Board game Top 10: The best ‘new to me’ games 2021

2021 was nothing like a return to ‘normal’. But Essen did at least give me a chance to get hold of my normal pile of new games. And I managed to have some other great gaming weekends. So this annual post at least feels like it’s back on track.

Last year I had to do a 50-50 list between online and offline ‘new to me’ games. But on this 2021 list I’ve played all of them in person (except Tuscany, which I played on Tabletopia last year but have since played ‘for real’ in 2022).

That said, I did enjoy some new games online. I’m glad to have learnt Butterfly, Caravan, Railroad Ink, City of the Big Shoulders, Blue Skies, Carnegie and Luxor – mostly on Board Game Arena. But none of them hinted at the lasting appeal needed join my collection long term (although I’d happily play them again).

I have put the top 10 in order below, although it will probably change by tomorrow! They’re all games I’d happily recommend. Seven of them are already in my collection. While it wouldn’t surprise me if the other three joined them. Links go to my reviews elsewhere on the site where I’ve done them. And if any take your fancy, please help the blog by first clicking through to comparison site Board Game Prices to start your search.

My best ‘new to me’ games 2021

  1. Remember Our Trip (2-4 players, 1 hour, 2019): Saashi has certainly been my design find of the year, with this plus Wind the Film and Let’s Make a Bus Route all being top notch light games. I recommend them all, but this is my favourite.
  2. Castles of Tuscany (2-4 players, 1 hour, 2020): I also enjoyed a couple of Stefan Feld’s more recent designs, including Carpe Diem. But Tuscany was the winner, taking elements of Castles of Burgundy and streamlining them into a shorter experience.
  3. Bad Company (1-6 players, 1 hour, 2021): This is just a fun, light and easy to teach game. A perfect opener or loser for game night, late evening giggles at conventions, or a family game night.
  4. Nusfjord (1-5 players, 1 hour, 2017): It’s nice to find a Uwe Rosenberg game that delivers his usual worker placement goodness but in a fraction of the time.
  5. Lift Off (2-4 players, 1 hour, 2018): This card drafting euro took me by surprise. It mixes in light engine building/set collection and clever scoring, while looking great on the table.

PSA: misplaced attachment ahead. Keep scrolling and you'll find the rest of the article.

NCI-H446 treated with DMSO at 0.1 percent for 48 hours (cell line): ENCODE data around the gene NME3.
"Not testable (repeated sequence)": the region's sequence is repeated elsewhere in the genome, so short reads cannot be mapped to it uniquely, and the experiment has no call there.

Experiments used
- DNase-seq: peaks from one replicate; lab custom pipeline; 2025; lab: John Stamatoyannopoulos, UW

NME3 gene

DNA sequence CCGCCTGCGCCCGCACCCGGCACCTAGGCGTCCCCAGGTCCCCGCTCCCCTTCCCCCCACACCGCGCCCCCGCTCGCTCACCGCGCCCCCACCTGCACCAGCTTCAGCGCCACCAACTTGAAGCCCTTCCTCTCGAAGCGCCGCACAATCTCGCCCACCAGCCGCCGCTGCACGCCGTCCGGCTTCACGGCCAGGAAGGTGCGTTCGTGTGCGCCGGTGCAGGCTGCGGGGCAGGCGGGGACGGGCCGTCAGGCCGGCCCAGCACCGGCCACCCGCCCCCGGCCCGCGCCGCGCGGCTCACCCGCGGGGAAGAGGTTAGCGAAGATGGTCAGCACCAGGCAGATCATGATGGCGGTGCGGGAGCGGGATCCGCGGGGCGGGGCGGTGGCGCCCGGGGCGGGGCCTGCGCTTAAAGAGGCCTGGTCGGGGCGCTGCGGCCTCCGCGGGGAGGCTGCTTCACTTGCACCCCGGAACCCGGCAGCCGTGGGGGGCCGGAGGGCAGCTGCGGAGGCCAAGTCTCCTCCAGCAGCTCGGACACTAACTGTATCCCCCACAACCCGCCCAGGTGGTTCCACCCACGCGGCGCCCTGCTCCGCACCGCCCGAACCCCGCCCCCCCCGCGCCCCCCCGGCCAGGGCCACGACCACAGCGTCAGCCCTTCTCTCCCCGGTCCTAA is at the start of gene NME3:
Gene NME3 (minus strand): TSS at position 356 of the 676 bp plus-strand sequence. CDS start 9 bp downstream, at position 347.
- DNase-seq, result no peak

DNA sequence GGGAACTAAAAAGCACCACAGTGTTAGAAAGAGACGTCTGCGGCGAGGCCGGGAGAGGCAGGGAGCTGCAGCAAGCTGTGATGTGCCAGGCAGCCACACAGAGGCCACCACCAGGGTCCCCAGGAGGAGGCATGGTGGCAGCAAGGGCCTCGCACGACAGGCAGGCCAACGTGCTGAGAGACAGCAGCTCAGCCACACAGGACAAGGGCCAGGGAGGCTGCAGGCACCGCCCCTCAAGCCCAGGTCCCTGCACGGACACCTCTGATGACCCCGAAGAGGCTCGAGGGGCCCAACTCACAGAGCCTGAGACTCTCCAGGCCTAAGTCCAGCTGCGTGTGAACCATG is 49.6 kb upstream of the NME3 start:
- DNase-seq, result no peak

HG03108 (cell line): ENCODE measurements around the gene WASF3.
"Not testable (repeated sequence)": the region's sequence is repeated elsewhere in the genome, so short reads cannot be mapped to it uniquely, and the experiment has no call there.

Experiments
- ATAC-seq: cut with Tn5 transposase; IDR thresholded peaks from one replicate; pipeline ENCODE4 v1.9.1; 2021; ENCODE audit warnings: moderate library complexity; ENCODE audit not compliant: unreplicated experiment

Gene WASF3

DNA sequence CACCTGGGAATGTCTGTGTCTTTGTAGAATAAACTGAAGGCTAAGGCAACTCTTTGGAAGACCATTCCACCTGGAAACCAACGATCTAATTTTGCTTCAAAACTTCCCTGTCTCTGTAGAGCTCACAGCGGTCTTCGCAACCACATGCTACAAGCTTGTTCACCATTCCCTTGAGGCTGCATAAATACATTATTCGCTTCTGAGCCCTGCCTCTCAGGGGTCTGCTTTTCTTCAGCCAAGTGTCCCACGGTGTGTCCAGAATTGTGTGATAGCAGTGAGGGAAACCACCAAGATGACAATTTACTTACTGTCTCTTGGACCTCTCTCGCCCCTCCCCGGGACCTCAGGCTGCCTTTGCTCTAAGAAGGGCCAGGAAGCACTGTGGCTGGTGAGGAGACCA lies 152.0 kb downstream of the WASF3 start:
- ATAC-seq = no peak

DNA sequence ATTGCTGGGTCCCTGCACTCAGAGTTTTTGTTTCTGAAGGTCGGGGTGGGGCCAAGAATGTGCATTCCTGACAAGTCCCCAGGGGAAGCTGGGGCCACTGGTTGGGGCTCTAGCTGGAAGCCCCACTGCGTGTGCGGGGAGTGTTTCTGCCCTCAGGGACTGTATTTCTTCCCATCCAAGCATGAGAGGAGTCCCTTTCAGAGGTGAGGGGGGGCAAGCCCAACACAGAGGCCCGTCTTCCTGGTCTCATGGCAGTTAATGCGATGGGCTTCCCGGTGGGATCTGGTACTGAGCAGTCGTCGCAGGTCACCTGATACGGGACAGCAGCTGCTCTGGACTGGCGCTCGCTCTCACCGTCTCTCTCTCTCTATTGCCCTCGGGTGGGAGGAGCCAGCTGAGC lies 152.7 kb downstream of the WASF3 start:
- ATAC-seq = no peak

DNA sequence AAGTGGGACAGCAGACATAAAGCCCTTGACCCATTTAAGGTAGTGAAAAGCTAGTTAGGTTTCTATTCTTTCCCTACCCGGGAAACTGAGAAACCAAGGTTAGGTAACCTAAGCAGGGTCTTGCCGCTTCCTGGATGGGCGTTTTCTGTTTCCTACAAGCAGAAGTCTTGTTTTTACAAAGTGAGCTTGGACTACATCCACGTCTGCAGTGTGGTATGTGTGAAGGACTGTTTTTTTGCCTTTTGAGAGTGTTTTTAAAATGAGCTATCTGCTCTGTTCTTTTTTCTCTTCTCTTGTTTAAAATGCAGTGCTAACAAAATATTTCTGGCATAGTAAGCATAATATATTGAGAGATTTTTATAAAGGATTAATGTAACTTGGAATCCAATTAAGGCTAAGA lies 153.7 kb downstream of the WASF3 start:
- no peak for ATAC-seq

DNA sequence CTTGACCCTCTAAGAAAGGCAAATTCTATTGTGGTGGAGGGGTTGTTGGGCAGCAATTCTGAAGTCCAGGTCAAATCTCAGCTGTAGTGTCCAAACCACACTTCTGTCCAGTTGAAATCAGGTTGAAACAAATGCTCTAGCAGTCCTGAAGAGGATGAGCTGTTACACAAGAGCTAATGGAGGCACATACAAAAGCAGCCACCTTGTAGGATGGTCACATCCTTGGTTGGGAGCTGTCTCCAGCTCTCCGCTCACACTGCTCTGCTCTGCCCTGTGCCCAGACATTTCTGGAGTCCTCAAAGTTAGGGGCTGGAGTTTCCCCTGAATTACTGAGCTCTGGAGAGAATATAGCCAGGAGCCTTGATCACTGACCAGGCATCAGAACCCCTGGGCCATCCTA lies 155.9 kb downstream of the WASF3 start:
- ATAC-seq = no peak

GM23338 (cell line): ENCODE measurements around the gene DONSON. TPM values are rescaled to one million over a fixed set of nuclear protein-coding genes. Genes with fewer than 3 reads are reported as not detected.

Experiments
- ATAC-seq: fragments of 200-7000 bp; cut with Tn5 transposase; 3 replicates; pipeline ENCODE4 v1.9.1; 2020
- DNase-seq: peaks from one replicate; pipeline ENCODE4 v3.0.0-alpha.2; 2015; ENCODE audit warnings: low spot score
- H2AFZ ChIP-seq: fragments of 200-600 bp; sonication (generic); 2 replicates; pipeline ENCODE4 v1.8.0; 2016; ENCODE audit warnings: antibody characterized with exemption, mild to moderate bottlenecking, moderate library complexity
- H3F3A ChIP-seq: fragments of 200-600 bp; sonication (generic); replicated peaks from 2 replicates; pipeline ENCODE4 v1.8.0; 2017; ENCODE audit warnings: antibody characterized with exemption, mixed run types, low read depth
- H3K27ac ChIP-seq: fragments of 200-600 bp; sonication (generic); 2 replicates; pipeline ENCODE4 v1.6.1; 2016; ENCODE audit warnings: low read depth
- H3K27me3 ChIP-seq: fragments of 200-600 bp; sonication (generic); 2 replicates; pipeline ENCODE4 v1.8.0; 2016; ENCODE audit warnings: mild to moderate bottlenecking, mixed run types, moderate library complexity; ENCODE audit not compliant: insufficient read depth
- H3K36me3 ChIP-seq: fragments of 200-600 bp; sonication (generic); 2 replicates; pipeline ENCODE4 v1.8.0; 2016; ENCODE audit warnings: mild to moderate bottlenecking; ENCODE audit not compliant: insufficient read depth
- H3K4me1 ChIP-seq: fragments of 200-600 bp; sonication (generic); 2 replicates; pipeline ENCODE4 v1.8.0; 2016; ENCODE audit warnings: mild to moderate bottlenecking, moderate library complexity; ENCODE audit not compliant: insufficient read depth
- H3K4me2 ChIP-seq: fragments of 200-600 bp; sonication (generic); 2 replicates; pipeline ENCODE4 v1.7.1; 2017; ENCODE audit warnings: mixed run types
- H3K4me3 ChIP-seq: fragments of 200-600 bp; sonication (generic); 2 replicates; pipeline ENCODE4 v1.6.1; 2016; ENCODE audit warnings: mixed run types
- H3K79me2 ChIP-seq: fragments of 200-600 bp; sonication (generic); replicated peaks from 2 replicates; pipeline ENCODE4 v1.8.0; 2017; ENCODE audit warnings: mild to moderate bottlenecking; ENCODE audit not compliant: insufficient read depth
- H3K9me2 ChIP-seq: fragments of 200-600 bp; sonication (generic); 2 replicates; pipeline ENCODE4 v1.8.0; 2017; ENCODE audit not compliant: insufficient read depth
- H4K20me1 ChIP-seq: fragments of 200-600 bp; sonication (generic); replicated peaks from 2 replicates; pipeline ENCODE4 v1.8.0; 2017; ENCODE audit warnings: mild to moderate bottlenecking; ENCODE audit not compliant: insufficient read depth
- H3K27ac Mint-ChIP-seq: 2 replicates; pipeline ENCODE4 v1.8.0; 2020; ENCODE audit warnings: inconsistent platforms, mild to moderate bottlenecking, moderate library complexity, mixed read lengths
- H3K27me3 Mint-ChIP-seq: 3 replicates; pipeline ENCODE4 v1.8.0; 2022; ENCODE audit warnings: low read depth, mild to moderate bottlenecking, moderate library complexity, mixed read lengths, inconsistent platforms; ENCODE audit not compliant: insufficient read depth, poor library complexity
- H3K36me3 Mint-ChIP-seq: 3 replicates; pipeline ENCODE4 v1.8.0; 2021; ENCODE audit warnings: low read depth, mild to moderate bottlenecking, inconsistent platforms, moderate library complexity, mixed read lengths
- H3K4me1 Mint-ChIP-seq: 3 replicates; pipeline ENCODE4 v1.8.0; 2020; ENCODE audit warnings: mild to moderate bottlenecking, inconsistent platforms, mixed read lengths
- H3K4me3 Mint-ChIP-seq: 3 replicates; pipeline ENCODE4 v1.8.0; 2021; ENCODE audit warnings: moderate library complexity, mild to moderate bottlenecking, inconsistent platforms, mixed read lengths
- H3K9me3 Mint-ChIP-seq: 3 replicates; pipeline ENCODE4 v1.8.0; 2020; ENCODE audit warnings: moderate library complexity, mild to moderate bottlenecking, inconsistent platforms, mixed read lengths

6. Almadi (2-4 players, 1 hour, 2021): A fast playing puzzley tile-layer that feels both classic and original. Loads of strategies to try for a game so low on components.
  7. IKI (2-4 players, 1 hour, 2015): An excellent set collection game where you’re moving around a large rondel taking actions, while keeping a close eye on your rivals.
  8. Sobek 2 Players (2 players, 30 mins, 2021): A real improvement on the original. It keeps the set collection mechanic, but adds an interesting to-and-fro tile grid element.
  9. Journey to the Center of the Earth (1-4 players, 1 hour, 2021): A fun and swingy flip-and-write. It always leaves us laughing – normally at our own misfortunes.
  10. Trek 12 (1-10 players, 1 hour, 2020): My final best ‘new to me’ games 2021 is this simple, slightly mathsy roll-and-write that is definitely more than the sum of its parts.

honourable mentions

I really enjoyed Caesar’s Palace, a nice family game coming out in 2022. But I want to play it more before making a decision.

Review games Kompromat (two-player pontoon for gamers) and Maeshowe (solo game with an Onirim feel) were also just off the list. Kingdomino Origins was great, but barely different enough from the original to count as ‘new to me’. While Ark Nova probably would’ve topped the list had I played it in 2021 when it arrived (review coming soon!).

looking back on last year’s list

both Bruxelles 1893 and Kanban are now in my collection after making a big impression on me online in my 2020 ‘new to me’ post. Nippon is on my wishlist, while I’d definitely still like to play Mandala and Marco Polo II more.

And it’s a similar story from my 2020 ‘real life’ plays list, with four of the five games (Arnak, Foothills, Nemo’s War and Pharaon) still in my collection. And while I won’t be piking up Brass: Birmingham, it’s only because the original Brass is on my shelves and I can’t justify owning both. Well, we’ll see. Who knows what 2022 will bring…

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